U.S. vehicle sales retreated from an annualized pace of 17.4 million units in May to 17.2 million in June. Sales of cars increased 1.4% to 5.1 million. Light truck sales fell from 12.4 million in May to 12.1 million in June. Vehicle sales are slowly trending downwards, a drift that can be traced back to 2015, when an average of 17.5 million vehicles were sold. Trade tensions are a risk and the magnitude of the risk continues to swing dramatically. If tariffs rise globally, consumer prices will increase for autos and eventually general economic growth will slow. Fuel prices have been volatile on a month-to-month basis affecting light truck sales. The labor market remains strong, but confidence is starting to waver. Vehicle sales will track at of near the 17 million for the remainder of the year.
The trade deficit widened to $55.5 billion in May, up from $51.2 billion in April. Nominal exports rose 2% and goods exports gained 2.8%. Food, feed and beverage exports gained 6.5% and automotive exports were up 4.8% m/m. Total nominal imports increased 3.3% and goods imports were up 4%. Nearly all categories of imports increased. Automotive imports shot up 7.5% and industrial supplies rose 4%. The rebound in trade volumes was encouraging and exports nearly recovered from April’s decline. Although trade flows have been shaken by the ongoing trade war, May’s stronger exports suggest the damage has not been severe so far. Businesses will get some breathing room from the truce called by President Trump and President Xi. It is unclear how long the truce will last. Our base economic assumption assumes some deal will be made but probably not real soon. Tariffs will not likely wind down until 2020. The likely scenario will be for China to make large purchases of U.S. goods and a slow wind down of tariffs.
Factory orders fell 0.7% in May, following a 1.2% decline in April. May was the third decline in four months. The important nondefense capital goods excluding aircraft component increased 0.5% in May, following a 1.1% decline in April. Core capital goods shipments did advance 0.6% in May. Transportation orders fell 4.6% m/m and were down 8.4% y/y. Manufacturing is struggling as the expansion ages. May’s decline was led by transportation but excluding that sector, orders only rose 0.1%. In addition, the advance in core capital goods orders did not make up for April’s loss. We expect a bumpy rise for manufacturing as the global economy cools and tariffs are creating significant headwinds for trade.
The ISM non-manufacturing index fell from 56.9 in May to 55.1 in June. Details were not so great. New orders fell 2.8 percentage points to 55.8. Fourteen industries reported growth in new orders. Business activity retreated from 61.2 to 58.2 and employment fell 3.1 points to 55. The non-manufacturing sector remains in good hands, but the breadth of growth is narrowing. Anecdotes of the survey are sounding like a broken record. Tariffs and the tight labor market remain the recurring complaints. There were reports of stockpiling to limit the effect of the tariffs. The labor market remains tight.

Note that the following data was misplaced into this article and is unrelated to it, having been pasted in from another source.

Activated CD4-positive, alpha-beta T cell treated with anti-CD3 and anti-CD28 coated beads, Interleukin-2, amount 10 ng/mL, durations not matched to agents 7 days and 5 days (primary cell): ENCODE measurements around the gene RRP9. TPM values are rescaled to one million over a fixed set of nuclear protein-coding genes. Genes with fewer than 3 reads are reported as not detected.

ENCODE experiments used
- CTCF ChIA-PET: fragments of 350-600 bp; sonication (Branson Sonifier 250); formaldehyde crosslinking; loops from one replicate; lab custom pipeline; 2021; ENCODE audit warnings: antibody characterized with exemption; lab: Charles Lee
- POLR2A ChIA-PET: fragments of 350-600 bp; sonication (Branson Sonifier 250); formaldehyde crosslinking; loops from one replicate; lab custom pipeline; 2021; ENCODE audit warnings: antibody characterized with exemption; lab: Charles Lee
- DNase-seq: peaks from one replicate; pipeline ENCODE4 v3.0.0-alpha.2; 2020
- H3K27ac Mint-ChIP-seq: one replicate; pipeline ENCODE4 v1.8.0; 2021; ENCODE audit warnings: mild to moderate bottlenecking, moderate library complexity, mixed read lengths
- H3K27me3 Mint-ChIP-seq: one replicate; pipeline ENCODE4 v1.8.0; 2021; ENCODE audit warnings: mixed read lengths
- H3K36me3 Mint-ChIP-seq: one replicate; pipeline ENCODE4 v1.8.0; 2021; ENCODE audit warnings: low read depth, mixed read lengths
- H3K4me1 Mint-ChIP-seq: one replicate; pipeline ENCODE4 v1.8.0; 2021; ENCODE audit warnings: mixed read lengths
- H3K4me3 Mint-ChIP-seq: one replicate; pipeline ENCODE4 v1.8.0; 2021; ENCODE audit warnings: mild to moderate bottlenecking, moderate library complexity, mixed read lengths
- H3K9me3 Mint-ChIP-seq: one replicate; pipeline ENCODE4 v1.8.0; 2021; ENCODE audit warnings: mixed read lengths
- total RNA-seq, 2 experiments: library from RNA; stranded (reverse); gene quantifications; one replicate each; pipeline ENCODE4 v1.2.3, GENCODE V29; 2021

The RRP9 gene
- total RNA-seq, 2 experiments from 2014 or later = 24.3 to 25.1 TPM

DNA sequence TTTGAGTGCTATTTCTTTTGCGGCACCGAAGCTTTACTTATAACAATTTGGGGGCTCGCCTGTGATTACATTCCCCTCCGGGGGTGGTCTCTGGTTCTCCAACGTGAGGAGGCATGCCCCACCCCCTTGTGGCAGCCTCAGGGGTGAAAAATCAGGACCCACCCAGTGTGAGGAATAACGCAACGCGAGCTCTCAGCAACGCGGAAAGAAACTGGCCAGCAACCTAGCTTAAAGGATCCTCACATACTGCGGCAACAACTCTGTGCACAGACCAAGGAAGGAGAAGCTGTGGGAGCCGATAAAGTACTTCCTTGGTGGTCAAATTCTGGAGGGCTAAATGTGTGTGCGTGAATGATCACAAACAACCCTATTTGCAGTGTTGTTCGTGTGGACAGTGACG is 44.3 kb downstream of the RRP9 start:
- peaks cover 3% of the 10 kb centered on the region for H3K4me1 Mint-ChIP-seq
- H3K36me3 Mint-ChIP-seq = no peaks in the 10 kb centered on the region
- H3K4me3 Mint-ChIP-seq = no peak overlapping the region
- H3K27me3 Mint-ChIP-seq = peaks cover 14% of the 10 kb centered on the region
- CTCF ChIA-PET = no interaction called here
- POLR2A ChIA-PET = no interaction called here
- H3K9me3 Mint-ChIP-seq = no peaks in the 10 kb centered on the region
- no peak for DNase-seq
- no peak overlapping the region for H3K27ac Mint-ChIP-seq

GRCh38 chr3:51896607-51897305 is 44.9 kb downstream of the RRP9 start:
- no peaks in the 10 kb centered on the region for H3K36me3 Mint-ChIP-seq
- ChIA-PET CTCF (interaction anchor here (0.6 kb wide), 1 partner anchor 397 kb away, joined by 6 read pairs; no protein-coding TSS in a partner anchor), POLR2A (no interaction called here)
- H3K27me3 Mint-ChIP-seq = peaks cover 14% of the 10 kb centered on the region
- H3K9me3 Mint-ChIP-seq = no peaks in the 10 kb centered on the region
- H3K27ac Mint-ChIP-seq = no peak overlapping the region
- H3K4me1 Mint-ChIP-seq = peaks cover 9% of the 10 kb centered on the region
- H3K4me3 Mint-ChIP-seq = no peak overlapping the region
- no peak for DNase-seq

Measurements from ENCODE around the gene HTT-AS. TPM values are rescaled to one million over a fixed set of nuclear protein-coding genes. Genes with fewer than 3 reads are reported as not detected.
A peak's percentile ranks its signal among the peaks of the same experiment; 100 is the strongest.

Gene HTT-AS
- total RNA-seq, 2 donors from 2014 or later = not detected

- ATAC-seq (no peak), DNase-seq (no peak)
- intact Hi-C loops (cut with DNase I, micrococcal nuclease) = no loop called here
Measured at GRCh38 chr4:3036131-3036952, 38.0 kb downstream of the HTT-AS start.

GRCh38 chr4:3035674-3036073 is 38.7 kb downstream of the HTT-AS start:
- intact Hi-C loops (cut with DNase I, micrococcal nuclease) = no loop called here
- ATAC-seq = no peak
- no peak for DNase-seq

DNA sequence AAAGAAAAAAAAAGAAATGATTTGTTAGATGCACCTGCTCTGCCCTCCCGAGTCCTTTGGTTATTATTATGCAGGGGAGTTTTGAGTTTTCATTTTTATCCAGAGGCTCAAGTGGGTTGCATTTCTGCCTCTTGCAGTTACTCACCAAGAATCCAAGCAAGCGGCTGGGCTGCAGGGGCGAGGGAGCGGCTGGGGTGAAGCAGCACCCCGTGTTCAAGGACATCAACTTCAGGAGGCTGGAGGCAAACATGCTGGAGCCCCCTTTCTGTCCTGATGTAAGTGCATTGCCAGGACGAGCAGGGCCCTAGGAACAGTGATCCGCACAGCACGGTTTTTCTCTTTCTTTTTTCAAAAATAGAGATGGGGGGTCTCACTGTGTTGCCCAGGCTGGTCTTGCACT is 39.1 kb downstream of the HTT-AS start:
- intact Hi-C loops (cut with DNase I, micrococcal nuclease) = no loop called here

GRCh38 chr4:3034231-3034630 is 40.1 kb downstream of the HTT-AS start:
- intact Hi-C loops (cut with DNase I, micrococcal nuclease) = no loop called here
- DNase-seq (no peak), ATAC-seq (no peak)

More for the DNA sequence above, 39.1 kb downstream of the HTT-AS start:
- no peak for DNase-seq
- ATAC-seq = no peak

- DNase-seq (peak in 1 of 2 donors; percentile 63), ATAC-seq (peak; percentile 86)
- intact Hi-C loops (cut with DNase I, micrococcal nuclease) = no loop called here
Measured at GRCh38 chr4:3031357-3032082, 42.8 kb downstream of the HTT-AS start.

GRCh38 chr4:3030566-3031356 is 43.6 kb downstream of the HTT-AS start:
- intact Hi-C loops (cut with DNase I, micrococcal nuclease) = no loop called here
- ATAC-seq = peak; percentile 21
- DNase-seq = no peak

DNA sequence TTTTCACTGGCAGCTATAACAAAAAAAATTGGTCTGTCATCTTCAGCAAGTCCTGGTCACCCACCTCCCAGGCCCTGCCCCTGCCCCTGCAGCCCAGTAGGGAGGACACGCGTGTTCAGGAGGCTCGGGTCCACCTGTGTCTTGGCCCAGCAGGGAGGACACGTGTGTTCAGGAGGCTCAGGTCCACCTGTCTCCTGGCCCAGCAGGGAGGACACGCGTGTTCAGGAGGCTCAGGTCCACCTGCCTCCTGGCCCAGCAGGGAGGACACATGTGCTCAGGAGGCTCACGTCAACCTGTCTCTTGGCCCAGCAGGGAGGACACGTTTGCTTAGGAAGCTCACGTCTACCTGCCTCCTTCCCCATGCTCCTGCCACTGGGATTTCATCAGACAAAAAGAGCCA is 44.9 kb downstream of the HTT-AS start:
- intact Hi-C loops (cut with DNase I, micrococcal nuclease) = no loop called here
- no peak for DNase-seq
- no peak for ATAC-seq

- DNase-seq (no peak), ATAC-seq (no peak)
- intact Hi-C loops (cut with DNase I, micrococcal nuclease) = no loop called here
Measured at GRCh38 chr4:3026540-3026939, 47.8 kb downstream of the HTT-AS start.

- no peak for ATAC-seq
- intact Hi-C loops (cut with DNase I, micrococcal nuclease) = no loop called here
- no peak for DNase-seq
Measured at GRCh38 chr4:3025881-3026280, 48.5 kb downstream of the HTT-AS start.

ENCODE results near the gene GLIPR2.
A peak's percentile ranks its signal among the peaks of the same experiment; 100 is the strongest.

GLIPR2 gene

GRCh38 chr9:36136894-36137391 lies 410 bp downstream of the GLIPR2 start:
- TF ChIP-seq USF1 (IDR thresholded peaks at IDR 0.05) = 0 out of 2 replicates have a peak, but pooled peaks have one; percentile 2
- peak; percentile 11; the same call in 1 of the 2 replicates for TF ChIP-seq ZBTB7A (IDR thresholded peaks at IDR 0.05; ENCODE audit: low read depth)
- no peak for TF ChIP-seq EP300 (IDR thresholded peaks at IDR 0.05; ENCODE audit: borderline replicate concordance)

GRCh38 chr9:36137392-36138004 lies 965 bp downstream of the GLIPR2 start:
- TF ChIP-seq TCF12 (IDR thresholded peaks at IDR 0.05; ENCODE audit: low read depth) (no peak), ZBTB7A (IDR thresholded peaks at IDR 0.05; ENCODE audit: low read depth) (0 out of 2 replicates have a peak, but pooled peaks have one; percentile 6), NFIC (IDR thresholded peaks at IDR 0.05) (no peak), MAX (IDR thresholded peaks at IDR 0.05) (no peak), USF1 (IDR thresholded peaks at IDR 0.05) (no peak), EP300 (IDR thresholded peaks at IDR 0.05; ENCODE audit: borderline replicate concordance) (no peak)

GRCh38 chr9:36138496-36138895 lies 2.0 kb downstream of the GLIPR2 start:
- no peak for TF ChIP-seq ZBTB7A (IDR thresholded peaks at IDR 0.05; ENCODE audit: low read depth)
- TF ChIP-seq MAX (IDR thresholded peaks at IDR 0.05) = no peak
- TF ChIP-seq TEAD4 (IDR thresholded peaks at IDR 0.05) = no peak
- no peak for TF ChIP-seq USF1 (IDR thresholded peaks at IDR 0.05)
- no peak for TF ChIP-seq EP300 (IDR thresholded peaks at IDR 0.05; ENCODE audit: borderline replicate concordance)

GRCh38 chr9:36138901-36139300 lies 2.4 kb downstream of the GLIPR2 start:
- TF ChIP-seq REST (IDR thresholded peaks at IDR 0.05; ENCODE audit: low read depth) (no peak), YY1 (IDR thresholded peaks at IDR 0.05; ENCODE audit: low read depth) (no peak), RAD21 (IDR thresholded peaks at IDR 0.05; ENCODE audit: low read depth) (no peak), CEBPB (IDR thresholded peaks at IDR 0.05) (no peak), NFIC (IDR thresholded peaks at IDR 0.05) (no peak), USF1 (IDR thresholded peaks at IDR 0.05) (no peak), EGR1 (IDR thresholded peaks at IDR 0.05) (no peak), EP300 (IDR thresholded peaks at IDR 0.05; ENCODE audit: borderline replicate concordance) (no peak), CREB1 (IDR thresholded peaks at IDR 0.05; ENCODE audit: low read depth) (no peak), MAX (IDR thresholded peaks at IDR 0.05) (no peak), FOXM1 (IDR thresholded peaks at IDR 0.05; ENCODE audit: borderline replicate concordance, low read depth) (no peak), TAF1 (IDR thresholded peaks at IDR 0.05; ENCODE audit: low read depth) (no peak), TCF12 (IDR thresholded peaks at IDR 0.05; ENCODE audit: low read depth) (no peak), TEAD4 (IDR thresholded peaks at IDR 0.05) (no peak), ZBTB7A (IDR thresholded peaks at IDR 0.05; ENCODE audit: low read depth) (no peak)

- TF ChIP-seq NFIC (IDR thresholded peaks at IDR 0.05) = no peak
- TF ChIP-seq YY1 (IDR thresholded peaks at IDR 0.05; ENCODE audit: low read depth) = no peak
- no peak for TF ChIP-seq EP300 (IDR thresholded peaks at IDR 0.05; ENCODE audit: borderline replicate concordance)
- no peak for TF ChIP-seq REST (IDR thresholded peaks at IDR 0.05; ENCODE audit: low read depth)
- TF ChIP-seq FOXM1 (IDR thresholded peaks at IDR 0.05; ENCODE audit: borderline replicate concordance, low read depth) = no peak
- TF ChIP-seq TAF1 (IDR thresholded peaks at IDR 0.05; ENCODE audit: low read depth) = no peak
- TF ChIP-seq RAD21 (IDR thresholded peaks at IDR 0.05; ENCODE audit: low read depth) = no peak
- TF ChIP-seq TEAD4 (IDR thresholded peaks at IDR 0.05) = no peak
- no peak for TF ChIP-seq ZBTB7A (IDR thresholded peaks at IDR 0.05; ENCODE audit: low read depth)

Payrolls increased by a better than expected 224,000 in June, up from the weak 72,000 addition in May. The second quarter averaged a decent 171,000, close to the 174,000 of the first quarter. Job growth has shifted down, it averaged well over 200,000 in 2018. Average hourly earnings increased 0.2% in June, up 3.1% y/y. Wage pressures are not intensifying but have deaccelerated in recent months. There is little evidence the federal government is gearing up for the Census. Federal employment only rose by 33,000 for the month. The participation rate rose slightly to 62.9% from 62.8%. The unemployment rate rose from 3.6% to 3.7%. The labor market has now expanded every month for 9.5 years. The pace has fallen short of earlier expansions but demographic reasons sch as a slowing growth of the working age populations and structural changes such as increased automation are behind the slower growth. The report will affect Federal Reserve thinking. It may keep them on the sidelines longer concerning rate cuts than many investors anticipate.
Business activity in the euro-zone picked up slightly last month as a weak but broad bases upturn in the services industry offset a deep downturn in factory output. The IH Markit Euro Zone PMI nudged up to 52.2 in June from May’s 51.8 reading. The services PMI bounced to 53.6 in June, up from May’s 52.9 reading. The manufacturing MI for the euro zone fell to 47.6 in June from May’s 47.7 reading. It was the fifth straight month that operating conditions deteriorated in the euro zone. The weakness was not widespread. Conditions among manufacturers of consumer goods improved to the greatest degree since January. In contrast intermediate and investment goods producers recorded marketed deterioration. For intermediate goods, it was the sharpest decline since April 2013. Manufacturers face a challenging economic environment by the ongoing global trade tensions and under performance in the auto industry.
Important Data Releases This Week
June ISM manufacturing index will be released on Monday, July 1 at 10:00 AM EDT. The index is expected to fall to 51.2 in June from 52.1 in May.
June NFIB small business optimism index will be released on Tuesday, July 9 at 6:00 AM EDT. The small business optimism index posted back-to-back gains in April and May that indicate an improvement in the economic outlook and capital spending plans. We project to index will fall from the 105 reading in May to 104.5.
May wholesale trade will be released on Wednesday, July 10, at 10:00 AM EDT. Wholesale inventories rose 0.4% n the advance data for May and are expected to rise at the same rate in the second estimate.
June consumer prices will be released on Thursday, July 11 at 8:30 AM EDT. Consumer prices have been subdued and we project no change in the headline index for June. The core CP is projected to rise 0.2%. This brings the headline index up 1.6% for the year and the core up 2.0%.
June producer prices for final demand will be released on Friday, July 12 at 8:30 AM EDT. Producer prices have been weak lately and we expect the headline index to only rise 0.1% for June. The core PPI is projected to rise 0.2% in June. This brings the headline PPI up 1.7% y/y and the core up 2.2%.